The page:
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This post is abstracted from an article in Rapaport Magazine by Shaun Sim about technological advances in the diamond cutting industry. Historically, diamond cutters inspected stones for flaws with nothing more than a 10X loupe and their eyes. In the 1980s, computer applications began to aid them in locating flaws in a rough diamond but a window still had to be polished to reveal the interior of the stone.

In 2009, Sarin Technologies, based in Israel, introduced the first product in its line of machines that do inclusion mapping in rough diamonds. It was capable of scanning and mapping the inclusions in a rough diamond without needing to polish a window. Sarin’s machines now take a video of the exterior of the stone while using a scanner that maps the interior of it. It is similar to the magnetic resonance imaging used in hospitals and is a breakthrough in materials engineering.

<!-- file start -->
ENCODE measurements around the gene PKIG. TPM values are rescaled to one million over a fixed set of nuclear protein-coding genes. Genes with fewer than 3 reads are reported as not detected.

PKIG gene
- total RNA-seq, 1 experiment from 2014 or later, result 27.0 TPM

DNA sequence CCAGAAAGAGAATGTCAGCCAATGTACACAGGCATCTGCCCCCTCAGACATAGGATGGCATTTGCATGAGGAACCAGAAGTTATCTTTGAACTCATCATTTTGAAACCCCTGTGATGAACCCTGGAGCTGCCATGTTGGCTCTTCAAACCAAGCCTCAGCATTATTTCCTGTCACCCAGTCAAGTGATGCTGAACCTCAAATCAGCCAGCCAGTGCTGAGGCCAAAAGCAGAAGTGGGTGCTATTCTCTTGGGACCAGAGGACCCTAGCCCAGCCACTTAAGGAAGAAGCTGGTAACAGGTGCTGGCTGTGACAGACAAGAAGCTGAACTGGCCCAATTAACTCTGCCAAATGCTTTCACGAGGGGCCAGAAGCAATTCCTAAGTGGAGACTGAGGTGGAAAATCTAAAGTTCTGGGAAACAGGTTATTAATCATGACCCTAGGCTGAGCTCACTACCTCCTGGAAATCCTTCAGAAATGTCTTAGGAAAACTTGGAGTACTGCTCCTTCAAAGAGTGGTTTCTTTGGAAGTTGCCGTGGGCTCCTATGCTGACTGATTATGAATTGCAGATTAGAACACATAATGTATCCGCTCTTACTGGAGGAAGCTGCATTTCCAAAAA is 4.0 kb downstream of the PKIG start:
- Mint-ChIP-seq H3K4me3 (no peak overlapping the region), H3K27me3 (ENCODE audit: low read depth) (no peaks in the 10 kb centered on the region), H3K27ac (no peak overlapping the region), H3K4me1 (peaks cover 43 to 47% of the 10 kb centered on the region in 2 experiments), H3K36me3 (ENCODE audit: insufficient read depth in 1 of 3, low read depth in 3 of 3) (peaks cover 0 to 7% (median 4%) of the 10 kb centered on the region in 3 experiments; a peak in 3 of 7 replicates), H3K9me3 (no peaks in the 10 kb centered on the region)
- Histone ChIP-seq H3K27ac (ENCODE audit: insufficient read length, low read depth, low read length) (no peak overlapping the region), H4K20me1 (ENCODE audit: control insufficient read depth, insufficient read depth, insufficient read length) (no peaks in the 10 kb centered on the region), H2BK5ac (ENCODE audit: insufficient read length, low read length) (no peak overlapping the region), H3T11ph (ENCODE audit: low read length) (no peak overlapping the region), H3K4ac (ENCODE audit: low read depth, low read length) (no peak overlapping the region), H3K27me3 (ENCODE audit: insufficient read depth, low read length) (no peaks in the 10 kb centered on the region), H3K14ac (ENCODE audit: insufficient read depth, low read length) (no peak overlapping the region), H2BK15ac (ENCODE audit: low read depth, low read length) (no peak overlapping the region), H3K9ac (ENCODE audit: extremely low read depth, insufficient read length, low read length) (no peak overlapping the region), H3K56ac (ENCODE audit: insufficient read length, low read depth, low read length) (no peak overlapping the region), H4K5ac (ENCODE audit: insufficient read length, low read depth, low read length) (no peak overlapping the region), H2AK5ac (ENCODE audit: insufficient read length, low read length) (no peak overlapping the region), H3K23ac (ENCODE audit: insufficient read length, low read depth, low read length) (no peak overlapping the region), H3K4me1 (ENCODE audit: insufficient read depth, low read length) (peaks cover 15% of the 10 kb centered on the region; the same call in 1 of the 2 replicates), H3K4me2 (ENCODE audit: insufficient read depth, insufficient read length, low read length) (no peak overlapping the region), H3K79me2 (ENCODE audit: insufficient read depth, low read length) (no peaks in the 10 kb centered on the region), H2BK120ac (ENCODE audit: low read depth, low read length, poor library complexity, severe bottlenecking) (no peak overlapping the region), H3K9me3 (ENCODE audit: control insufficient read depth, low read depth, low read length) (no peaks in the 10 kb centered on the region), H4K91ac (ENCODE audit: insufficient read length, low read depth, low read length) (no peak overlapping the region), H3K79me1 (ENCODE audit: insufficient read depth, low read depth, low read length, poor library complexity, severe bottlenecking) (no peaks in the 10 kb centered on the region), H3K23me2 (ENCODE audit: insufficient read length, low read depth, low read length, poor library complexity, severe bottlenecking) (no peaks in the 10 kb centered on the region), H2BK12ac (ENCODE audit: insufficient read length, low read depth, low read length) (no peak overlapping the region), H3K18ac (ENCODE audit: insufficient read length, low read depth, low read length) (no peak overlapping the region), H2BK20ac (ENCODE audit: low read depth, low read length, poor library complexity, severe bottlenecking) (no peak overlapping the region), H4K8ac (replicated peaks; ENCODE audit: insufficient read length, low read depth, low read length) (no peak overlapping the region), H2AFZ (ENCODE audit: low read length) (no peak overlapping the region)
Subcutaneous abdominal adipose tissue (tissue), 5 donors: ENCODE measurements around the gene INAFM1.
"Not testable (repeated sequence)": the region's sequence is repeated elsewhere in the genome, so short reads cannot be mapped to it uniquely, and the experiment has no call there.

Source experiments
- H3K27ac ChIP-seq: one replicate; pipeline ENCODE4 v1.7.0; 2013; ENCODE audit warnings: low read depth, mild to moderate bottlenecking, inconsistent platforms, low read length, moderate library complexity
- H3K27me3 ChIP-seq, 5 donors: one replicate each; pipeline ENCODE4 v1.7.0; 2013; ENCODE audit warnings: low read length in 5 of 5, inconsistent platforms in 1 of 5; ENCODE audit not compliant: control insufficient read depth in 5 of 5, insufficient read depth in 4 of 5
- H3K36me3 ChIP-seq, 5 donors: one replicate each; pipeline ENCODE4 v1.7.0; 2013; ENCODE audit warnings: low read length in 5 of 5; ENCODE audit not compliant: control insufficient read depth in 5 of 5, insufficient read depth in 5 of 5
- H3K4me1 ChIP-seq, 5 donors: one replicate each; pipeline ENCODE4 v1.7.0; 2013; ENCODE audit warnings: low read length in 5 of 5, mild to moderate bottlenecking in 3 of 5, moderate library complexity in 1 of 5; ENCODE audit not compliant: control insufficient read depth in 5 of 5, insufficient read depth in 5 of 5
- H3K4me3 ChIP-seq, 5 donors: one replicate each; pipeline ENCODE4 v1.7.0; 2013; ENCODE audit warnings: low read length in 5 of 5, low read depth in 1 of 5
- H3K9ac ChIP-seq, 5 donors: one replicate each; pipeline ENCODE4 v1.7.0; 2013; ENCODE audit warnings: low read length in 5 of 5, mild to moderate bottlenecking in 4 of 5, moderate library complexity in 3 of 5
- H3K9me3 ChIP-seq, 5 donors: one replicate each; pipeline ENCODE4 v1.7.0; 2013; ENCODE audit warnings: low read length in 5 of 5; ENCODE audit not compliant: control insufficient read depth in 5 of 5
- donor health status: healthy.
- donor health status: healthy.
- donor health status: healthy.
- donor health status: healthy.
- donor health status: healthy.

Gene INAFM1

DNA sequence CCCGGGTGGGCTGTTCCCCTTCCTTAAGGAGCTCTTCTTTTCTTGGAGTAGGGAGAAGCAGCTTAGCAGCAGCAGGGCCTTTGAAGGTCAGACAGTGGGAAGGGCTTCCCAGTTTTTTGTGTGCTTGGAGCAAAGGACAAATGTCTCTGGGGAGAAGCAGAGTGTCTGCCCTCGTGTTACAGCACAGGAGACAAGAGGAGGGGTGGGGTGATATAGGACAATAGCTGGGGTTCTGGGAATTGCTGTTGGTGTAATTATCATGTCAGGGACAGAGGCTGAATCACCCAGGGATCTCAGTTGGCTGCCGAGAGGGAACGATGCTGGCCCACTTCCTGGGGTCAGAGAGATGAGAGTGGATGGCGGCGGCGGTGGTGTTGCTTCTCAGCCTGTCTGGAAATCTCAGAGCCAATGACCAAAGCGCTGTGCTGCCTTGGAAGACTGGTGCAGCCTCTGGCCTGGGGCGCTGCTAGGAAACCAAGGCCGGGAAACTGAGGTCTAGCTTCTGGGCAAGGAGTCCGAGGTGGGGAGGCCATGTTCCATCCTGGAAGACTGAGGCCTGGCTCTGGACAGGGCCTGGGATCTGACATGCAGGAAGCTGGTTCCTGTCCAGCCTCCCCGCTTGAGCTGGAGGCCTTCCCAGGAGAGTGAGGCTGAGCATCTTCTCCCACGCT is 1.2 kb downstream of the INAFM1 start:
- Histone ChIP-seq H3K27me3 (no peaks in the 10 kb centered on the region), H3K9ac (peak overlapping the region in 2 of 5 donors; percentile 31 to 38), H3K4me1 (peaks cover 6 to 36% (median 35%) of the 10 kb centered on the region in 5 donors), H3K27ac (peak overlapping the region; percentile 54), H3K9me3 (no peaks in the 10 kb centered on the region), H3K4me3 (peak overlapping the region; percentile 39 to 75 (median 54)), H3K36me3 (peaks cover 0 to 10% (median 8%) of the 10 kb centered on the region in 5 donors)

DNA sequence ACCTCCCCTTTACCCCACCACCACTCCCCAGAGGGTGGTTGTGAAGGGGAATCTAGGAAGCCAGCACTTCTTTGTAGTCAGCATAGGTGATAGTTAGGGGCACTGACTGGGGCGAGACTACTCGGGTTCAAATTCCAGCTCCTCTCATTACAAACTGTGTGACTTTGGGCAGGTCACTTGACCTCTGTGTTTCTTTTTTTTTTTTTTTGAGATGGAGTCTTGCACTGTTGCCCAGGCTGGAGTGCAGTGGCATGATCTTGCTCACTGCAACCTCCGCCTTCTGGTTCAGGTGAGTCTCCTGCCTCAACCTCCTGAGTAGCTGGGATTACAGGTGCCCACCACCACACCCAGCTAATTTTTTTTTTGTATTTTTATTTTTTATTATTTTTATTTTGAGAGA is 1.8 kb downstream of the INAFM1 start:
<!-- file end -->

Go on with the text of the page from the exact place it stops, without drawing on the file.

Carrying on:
The data from the video and scanned imaging is fed directly into another Sarin machine that is designed to facilitate the planning and cutting of the rough diamond. This machine offers options for visualizing the number of diamonds that can be cut from the rough stone and how the stone must be divided to optimize the number and size of the finished diamonds produced.